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Corn borer is ‘alive and well’ in Indiana

Slideshow: Here’s what you should know if you didn’t plant trait-protected corn.

GMO traits in corn protect against aboveground insects. With so much of this corn grown over the past couple of decades, perhaps European corn borer has said goodbye to Indiana. “No, that would just be wishful thinking,” says John Obermeyer, Purdue University Extension entomologist. “It’s very much alive and well. It’s more of a threat to non-GMO corn in some years than in other years.”

Why is corn borer still around? “There is no danger of it disappearing, because it has such a wide range of different host plants that it can feed on,” Obermeyer says. “If susceptible corn isn’t available, it will turn to weeds, including ragweed and marestail, and survive just fine. Corn borer is also attracted to some of the heavy-stemmed, warm-season grasses, and even to apples.”

The bottom line is, if you grow non-GMO corn, there’s an adequate supply of corn borers available to attack it, Obermeyer says. However, potential damage can vary from year to year. The threat of corn borer is bigger some years than in other years.

Scout non-GMO corn

Corn borer has been prevalent enough in recent years to justify scouting for it if your corn doesn’t have trait protection for aboveground insects, Obermeyer says. There are two generations of corn borer per year — three in some years.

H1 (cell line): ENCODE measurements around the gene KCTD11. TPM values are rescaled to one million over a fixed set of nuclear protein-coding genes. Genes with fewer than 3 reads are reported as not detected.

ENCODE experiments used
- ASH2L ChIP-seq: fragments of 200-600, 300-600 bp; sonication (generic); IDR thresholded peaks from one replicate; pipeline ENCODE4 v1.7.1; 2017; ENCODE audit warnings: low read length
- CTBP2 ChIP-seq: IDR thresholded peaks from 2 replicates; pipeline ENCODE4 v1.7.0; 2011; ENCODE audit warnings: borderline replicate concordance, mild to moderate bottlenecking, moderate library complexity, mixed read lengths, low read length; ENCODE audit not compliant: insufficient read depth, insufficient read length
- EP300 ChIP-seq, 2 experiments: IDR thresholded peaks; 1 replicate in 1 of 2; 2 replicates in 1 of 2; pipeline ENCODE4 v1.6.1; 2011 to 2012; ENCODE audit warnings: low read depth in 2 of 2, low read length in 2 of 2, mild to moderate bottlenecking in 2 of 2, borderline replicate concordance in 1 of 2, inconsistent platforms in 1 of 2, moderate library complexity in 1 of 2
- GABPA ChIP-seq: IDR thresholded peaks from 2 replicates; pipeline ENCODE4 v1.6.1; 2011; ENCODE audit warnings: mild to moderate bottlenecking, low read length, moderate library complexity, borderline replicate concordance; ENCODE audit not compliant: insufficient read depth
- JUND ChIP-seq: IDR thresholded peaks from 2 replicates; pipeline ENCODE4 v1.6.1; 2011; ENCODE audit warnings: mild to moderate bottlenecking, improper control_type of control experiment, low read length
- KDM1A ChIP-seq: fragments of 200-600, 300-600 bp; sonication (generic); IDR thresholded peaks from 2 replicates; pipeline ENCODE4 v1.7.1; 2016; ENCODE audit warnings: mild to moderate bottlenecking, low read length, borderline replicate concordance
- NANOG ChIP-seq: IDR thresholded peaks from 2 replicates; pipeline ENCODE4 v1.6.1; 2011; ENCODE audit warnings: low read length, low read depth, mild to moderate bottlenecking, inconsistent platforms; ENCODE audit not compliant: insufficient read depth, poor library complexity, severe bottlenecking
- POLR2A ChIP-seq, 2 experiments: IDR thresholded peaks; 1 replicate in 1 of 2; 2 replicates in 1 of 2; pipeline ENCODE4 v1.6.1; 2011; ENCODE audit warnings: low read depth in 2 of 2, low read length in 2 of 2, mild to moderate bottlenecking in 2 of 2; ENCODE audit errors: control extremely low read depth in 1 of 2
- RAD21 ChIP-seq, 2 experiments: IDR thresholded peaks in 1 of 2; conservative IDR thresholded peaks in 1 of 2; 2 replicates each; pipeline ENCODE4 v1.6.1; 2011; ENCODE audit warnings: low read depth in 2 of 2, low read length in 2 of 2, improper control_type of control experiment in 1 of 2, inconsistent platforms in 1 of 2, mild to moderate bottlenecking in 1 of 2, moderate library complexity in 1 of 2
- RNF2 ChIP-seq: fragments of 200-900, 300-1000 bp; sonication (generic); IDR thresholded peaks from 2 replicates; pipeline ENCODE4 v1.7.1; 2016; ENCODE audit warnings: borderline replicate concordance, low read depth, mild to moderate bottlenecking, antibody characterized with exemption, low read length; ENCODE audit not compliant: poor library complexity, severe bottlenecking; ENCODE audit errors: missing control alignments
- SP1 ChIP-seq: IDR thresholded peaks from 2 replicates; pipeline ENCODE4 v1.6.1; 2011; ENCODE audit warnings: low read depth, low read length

First-generation moths are attracted to the earliest-planted corn around, he says. “Watch for the shot-hole feeding, which occurs as larvae chew through plants in the whorl,” Obermeyer says. Refer to the Purdue University Corn & Soybean Field Guide for tips on scouting and determining if treatment is warranted.

“Treatment for first-generation corn borers can be very effective, as long as you spray before the larvae enter midribs of the leaves,” he says. “Once they burrow into the stalk, spraying won’t be effective.”

When moths emerge and look for egg-laying sites for the second generation, they typically prefer later-planted corn, which might still be pollinating. “The second-generation larvae are the ones that bore into the stalk,” Obermeyer says. “They’re much tougher to control at this stage.”

Left unchecked, corn borers can tunnel into the connective tissue at the base of the ear and lead to dropped ears in the fall.

“Your best bet is to scout and control them during the first generation if there is enough insect pressure to warrant treatment,” he concludes.

Check out the slideshow to see examples of corn borer in its various stages and the damage it can cause.

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